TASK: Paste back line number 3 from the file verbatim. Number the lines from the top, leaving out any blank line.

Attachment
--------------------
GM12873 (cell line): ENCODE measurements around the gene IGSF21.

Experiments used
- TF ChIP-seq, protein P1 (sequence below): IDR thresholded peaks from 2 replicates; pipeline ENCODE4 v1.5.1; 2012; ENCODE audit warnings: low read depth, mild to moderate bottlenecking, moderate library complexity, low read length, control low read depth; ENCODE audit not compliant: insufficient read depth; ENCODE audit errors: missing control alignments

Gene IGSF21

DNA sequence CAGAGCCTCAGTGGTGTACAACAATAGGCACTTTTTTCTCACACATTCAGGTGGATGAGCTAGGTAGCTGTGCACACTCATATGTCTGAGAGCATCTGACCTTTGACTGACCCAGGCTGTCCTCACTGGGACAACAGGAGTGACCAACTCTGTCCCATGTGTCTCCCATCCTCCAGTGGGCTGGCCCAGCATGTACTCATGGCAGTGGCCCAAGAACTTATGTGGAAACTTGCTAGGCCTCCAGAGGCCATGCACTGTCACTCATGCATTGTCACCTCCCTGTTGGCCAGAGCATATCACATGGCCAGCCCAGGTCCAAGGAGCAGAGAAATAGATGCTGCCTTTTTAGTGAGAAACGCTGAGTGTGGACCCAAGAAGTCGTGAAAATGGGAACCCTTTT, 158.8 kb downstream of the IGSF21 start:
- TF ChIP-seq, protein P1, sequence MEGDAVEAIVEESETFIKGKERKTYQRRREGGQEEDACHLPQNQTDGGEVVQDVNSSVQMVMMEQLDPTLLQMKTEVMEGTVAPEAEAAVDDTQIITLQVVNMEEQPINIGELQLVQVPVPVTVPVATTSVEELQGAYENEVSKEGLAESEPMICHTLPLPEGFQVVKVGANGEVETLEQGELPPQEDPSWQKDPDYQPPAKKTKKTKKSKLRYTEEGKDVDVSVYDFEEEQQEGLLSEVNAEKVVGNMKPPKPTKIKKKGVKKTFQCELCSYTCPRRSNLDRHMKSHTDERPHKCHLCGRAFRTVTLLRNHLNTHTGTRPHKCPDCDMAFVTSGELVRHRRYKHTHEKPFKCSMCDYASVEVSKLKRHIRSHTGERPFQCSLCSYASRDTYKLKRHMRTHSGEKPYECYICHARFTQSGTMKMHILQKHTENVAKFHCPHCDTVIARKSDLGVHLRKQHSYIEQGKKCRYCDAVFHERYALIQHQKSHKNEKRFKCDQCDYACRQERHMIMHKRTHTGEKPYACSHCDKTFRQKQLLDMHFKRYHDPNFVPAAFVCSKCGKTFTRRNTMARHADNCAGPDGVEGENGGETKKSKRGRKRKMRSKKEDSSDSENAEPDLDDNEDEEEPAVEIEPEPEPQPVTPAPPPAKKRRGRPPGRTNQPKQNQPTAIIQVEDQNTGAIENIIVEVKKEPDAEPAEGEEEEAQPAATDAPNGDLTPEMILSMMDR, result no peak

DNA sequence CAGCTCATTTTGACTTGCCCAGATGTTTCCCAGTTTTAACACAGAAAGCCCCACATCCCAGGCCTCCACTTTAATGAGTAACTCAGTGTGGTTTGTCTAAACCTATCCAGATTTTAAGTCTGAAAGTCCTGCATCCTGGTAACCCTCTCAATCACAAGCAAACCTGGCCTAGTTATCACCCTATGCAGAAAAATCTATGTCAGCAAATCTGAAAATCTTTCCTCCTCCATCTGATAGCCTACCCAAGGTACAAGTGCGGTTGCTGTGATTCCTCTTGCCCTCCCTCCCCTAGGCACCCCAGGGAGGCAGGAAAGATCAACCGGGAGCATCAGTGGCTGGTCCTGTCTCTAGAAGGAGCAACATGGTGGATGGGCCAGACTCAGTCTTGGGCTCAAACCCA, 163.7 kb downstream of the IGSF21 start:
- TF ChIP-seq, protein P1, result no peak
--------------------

- TF ChIP-seq, protein P1 (sequence below): IDR thresholded peaks from 2 replicates; pipeline ENCODE4 v1.5.1; 2012; ENCODE audit warnings: low read depth, mild to moderate bottlenecking, moderate library complexity, low read length, control low read depth; ENCODE audit not compliant: insufficient read depth; ENCODE audit errors: missing control alignments